Winning the lottery

This may be an apocryphal story, but one of my friends claims he knows a guy from college who won the lottery in Pennsylvania several years ago, and will receive a thousand dollars a month for life, or something like that, on top of some huge lump sum he received when he won. By my friend’s account, winning the lottery ruined his life. Rather than finish school, he dropped out, and he remains in the tiny apartment in central PA that he lived in when he won, doing little more than smoking really high-grade weed and playing the latest-generation video games.

This story seems to confirm something social researchers claim about self-determination. People seem to enjoy the effort of exerting their will and affecting the world much more than the actual specific consequences of that effort. In his magesterial The Loss of Happiness in Market Democracies, Robert Lane cites this finding of Martin Seligman’s: “When rats and pigeons are given a choice between getting free food and getting the same food for making responses, they choose to work. Infants smile at a mobile whose movements are contingent on their responses but not at a non-contingent mobile.” Instrumental operations, then, would seem to be pleasing for their own sake, not necessarily for the rewards, which turns the fundamental principle of classical economics — work is a disutility compensated by utility in wages — upside down. In fact we want so strongly to justify our rewards, to feel that we have determined them through our own efforts, that we believe the classical paradigm even though it doesn’t exactly hold. And it utterly decimates the phony tenet that income leads to greater life satisfaction, that money is an all-purpose good. As Lane explains, “The belief that one is effective is more closely associated with happiness than anything else, especially level of income, to which so much attention is paid in the American market society”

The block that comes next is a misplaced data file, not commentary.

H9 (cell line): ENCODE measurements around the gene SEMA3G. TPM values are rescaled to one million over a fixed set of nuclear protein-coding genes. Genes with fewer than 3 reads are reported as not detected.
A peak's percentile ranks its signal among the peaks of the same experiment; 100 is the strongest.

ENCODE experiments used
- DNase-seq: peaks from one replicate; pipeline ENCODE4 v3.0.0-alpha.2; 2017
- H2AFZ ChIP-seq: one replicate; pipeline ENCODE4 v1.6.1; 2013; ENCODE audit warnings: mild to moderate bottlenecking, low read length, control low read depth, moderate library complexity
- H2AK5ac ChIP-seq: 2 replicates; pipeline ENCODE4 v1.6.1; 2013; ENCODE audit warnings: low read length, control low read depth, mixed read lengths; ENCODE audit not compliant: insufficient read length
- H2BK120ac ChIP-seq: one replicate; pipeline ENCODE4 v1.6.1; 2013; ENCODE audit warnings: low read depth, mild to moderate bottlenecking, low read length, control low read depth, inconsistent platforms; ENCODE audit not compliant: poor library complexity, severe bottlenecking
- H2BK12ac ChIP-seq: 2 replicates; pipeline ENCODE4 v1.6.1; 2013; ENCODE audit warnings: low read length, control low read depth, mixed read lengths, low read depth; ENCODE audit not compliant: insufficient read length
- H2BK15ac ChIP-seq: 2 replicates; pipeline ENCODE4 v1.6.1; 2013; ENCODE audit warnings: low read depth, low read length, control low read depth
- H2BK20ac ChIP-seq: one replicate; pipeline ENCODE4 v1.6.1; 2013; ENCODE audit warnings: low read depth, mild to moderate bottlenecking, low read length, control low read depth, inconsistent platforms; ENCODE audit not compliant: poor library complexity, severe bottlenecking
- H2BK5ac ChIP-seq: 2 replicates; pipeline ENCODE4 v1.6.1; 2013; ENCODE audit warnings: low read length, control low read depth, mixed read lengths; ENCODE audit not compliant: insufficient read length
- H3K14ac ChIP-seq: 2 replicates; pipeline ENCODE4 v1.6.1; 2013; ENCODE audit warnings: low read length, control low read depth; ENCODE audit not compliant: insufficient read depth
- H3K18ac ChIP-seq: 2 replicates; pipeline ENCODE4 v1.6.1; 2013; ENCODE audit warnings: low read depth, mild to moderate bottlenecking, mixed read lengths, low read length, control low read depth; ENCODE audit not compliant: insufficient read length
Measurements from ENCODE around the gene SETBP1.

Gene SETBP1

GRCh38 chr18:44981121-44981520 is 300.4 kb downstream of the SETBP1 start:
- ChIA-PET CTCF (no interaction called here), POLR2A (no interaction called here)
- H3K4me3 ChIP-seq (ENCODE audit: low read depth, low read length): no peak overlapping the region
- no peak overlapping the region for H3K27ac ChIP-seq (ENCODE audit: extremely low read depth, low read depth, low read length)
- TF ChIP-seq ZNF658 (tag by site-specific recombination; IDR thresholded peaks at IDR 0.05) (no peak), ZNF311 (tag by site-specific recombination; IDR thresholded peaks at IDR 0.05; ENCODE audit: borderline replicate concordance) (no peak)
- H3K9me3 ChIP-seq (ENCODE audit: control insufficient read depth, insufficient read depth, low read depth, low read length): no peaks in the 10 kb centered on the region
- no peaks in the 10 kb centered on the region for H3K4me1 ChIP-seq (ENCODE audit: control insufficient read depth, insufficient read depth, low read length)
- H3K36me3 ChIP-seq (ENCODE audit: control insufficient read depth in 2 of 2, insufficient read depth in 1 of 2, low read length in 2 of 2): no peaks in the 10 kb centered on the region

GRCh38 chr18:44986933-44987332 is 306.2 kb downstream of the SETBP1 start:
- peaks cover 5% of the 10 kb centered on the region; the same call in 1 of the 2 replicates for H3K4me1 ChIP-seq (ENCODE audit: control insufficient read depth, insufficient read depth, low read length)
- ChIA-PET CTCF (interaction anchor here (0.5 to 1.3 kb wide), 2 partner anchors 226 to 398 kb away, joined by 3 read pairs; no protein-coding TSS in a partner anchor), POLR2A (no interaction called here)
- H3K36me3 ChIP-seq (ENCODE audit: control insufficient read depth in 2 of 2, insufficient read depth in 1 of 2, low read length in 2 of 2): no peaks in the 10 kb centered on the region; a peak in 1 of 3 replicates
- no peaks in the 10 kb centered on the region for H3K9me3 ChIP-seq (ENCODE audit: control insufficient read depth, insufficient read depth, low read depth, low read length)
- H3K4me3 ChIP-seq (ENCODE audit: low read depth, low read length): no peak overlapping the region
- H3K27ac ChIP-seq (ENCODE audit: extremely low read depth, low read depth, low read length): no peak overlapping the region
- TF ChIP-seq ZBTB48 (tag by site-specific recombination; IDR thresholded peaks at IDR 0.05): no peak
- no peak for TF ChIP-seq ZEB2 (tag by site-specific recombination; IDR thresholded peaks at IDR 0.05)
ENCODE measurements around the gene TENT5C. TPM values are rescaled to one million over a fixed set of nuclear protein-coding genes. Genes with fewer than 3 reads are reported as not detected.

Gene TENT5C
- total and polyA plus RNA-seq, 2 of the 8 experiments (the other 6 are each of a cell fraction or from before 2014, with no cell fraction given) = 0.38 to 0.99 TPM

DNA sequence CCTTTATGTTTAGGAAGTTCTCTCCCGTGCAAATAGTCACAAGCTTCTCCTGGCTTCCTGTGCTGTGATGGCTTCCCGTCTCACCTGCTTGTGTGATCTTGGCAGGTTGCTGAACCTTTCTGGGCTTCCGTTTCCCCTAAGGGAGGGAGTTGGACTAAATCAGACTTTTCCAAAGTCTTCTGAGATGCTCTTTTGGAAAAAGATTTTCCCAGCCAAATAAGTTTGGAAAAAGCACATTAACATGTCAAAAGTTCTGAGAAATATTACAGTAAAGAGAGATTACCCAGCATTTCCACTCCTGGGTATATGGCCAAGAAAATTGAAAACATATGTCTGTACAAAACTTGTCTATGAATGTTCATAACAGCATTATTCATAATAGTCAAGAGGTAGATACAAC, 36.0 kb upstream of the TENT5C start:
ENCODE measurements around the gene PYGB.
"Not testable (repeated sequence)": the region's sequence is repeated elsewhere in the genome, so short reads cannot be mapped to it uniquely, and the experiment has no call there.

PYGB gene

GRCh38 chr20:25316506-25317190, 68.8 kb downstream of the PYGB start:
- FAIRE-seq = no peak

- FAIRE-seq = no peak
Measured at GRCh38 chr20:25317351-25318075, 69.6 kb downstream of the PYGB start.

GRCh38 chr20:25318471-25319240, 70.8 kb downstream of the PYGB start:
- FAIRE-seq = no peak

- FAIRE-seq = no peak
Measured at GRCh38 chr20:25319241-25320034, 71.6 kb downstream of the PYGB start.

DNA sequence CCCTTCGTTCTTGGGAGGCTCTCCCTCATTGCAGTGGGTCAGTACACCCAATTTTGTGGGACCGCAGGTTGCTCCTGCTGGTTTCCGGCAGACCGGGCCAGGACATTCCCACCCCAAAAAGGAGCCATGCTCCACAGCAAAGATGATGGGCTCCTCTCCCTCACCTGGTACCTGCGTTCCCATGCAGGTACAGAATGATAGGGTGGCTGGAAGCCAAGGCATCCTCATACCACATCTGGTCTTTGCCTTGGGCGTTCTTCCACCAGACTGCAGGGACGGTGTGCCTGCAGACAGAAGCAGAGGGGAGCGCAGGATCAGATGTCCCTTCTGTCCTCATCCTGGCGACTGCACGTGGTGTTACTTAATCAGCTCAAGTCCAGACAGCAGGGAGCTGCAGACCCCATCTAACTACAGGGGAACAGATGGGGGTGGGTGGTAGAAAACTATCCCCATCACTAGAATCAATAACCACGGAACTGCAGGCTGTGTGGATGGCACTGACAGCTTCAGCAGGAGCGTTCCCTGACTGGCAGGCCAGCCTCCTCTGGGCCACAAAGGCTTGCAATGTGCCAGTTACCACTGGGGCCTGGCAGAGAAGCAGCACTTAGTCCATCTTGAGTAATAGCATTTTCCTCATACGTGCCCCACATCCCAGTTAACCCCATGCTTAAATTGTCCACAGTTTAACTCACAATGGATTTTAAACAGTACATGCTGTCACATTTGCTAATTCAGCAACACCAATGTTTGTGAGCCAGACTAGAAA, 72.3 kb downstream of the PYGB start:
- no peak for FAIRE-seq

Winning the lottery, earning a massive reward for doing absolutely nothing, destroys one’s ability to believe that there is a correlation between one’s material state and one’s own effort. You can no longer live the noble lie of autonomy. As a consequence, all effort is invalidated, and all will short-circuited. Without the illusion of control, there’s no point leaving the house. May as well play video games, where the illusion of control is restored.

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One thought on “Winning the lottery

  1. Abjectus

    Robert Lane’s analysis, as you have characterized it, appears rather compelling. I hasten to add that there is a rather cruel irony in the friend-of-a-friend lottery story, namely, that this individual, for the rest of his life will be paid out of the interest earned on the money of disappointed lottery players, all of whom dream of achieving the same status.

    Reply

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